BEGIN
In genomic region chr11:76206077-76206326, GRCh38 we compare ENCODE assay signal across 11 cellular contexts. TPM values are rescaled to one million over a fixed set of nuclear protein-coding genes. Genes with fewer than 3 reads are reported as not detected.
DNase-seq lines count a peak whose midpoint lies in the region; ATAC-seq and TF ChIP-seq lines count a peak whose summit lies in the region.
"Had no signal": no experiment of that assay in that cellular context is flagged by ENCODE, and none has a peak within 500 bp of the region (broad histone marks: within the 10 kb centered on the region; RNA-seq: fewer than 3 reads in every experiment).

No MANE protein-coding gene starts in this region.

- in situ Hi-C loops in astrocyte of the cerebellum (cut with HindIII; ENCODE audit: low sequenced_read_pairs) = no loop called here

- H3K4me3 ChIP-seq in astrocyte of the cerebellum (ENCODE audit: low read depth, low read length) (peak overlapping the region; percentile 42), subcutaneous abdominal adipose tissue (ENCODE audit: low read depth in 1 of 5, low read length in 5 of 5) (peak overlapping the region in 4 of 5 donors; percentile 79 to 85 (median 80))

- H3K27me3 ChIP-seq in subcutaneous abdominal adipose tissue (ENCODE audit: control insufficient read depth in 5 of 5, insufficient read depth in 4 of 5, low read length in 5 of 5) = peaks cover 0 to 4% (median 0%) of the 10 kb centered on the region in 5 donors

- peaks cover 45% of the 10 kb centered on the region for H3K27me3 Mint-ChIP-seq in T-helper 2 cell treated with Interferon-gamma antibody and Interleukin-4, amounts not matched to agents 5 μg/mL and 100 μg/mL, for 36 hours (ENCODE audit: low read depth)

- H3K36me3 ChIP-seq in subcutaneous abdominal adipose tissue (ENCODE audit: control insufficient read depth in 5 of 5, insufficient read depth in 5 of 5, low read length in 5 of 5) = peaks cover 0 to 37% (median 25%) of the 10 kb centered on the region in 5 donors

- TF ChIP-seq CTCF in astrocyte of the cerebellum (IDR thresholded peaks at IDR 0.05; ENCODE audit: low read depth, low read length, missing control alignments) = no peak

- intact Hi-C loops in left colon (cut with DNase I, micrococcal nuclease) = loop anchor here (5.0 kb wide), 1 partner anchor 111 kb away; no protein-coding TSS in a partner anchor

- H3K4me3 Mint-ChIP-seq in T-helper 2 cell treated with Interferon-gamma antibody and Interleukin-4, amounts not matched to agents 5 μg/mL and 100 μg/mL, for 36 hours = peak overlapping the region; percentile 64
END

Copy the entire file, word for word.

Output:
In genomic region chr11:76206077-76206326, GRCh38 we compare ENCODE assay signal across 11 cellular contexts. TPM values are rescaled to one million over a fixed set of nuclear protein-coding genes. Genes with fewer than 3 reads are reported as not detected.
DNase-seq lines count a peak whose midpoint lies in the region; ATAC-seq and TF ChIP-seq lines count a peak whose summit lies in the region.
"Had no signal": no experiment of that assay in that cellular context is flagged by ENCODE, and none has a peak within 500 bp of the region (broad histone marks: within the 10 kb centered on the region; RNA-seq: fewer than 3 reads in every experiment).

No MANE protein-coding gene starts in this region.

- in situ Hi-C loops in astrocyte of the cerebellum (cut with HindIII; ENCODE audit: low sequenced_read_pairs) = no loop called here

- H3K4me3 ChIP-seq in astrocyte of the cerebellum (ENCODE audit: low read depth, low read length) (peak overlapping the region; percentile 42), subcutaneous abdominal adipose tissue (ENCODE audit: low read depth in 1 of 5, low read length in 5 of 5) (peak overlapping the region in 4 of 5 donors; percentile 79 to 85 (median 80))

- H3K27me3 ChIP-seq in subcutaneous abdominal adipose tissue (ENCODE audit: control insufficient read depth in 5 of 5, insufficient read depth in 4 of 5, low read length in 5 of 5) = peaks cover 0 to 4% (median 0%) of the 10 kb centered on the region in 5 donors

- peaks cover 45% of the 10 kb centered on the region for H3K27me3 Mint-ChIP-seq in T-helper 2 cell treated with Interferon-gamma antibody and Interleukin-4, amounts not matched to agents 5 μg/mL and 100 μg/mL, for 36 hours (ENCODE audit: low read depth)

- H3K36me3 ChIP-seq in subcutaneous abdominal adipose tissue (ENCODE audit: control insufficient read depth in 5 of 5, insufficient read depth in 5 of 5, low read length in 5 of 5) = peaks cover 0 to 37% (median 25%) of the 10 kb centered on the region in 5 donors

- TF ChIP-seq CTCF in astrocyte of the cerebellum (IDR thresholded peaks at IDR 0.05; ENCODE audit: low read depth, low read length, missing control alignments) = no peak

- intact Hi-C loops in left colon (cut with DNase I, micrococcal nuclease) = loop anchor here (5.0 kb wide), 1 partner anchor 111 kb away; no protein-coding TSS in a partner anchor

- H3K4me3 Mint-ChIP-seq in T-helper 2 cell treated with Interferon-gamma antibody and Interleukin-4, amounts not matched to agents 5 μg/mL and 100 μg/mL, for 36 hours = peak overlapping the region; percentile 64